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    • James says:

      Similar here (University of Nevada). Though it’s not strictly limited to business hours, some functions (like paying fees with a credit card!) are only available in limited time frames; IIRC 7AM-7PM.

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  6. Dan says:

    I noticed this about the Social Security Offices a while ago. Someone on reddit told me it was because they literally turn off the internet in the building to secure machines when no one is around.

    http://imgur.com/ll7Jr

    http://www.reddit.com/r/funny/comments/vxfna/apparently_the_internet_only_works_during/

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    • Bob says:

      That’s the most reasonable explanation I’ve heard.

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    • Seminymous Coward says:

      If it’s the kind of secure that needs that, it should never be connected to the internet at all. Nothing says that every service has to be on one server.

      Regarding physical security, most data centers are vastly more secure than a closed government office. The one I’ve been to had armed guards, multiple independent telecommunications connections for summoning the police, bulletproof glass, reinforced perimeter walls, airlock-style secuity doors with human verification and vein-scanning biometric locks, power backup, fire suppression, and probably other stuff I didn’t notice. That’s in a city that doesn’t crack the top 80 in the USA by population.

      Most importantly and obviously, a person in the building does nothing to secure a computer that can give up a secret in milliseconds.

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      • IT Viking says:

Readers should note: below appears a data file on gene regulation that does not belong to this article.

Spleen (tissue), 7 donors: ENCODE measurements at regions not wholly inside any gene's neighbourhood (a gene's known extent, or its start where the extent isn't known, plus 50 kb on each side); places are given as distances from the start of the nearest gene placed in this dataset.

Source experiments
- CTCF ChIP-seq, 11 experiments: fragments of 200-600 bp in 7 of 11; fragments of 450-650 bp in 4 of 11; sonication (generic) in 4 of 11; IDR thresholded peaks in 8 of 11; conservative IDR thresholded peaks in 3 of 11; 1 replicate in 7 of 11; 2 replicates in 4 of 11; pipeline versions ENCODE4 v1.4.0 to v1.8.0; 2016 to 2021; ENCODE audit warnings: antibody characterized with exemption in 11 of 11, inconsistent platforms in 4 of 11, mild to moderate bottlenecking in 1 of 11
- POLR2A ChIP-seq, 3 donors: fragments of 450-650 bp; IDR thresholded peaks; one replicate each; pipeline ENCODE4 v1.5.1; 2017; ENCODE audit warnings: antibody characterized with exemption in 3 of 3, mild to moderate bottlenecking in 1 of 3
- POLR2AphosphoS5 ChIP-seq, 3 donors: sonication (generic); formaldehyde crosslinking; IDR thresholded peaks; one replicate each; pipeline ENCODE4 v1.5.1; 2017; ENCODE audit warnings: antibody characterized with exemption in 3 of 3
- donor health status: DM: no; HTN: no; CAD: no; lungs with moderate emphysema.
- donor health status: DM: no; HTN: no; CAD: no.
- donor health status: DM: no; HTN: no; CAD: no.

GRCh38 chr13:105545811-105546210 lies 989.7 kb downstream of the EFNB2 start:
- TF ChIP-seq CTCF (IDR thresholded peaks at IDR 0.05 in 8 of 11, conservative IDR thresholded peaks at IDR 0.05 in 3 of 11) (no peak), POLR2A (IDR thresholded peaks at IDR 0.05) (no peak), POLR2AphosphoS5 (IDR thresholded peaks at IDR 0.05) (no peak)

>Most importantly and obviously, a person in the building does nothing to secure a computer that can give up a secret in milliseconds.

        Shutting down the servers during off-business hours means they don’t have to have people on-call to resolve service or security issues. Government offices don’t tend to have the same type of customer-centric business models that many web-based companies have to in order to survive, in large part because they are not supported by customer transactions, they’re supported by government grants. Considering that many government agencies are down to giving furlough days to employees to shore up budget deficiencies, not having to have people on the clock 24×7 monitoring their website probably sounded like a smart cost-cutting measure.

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      • Seminymous Coward says:

        IT Viking, that sounds like a decent argument for a disclaimer and no off-hours support. The disclaimer could be something like “Availability of this site outside of normal business hours (Mon-Fri…) is provided on a best-effort basis only. Our office would be happy to assist with any technical difficulties during normal business hours.”

        I’ll reiterate that remote security threats are in absolutely no way mitigated by on-site support staff. Very few threats progress slowly and detectably enough to be hindered by anything operating with a human-scale reaction time.

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  7. Brito says:

    Must be to lower bandwidth as a cost cutting measure.

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    • RicardoB says:

      But all those people will just be using the website during business hours, shifting when it’s accessed rather than how much (if anything it’d result in more bandwidth as people load the front page multiple times). And I can’t imagine it’s cheaper to bottleneck the bandwidth and require servers that can handle higher loads.

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    • Seminymous Coward says:

      Bandwidth is generally billed by 95th percentile of 5-minute averages. As such, concentrating traffic is counterproductive. You’d prefer to spread it out to get the peak down.

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  8. Adam W says:

    This same thing occurs for the state of Florida unemployment web site.

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    • Dave says:

      I guess they figure if you’re unemployed you shouldn’t have a problem using it during normal business hours.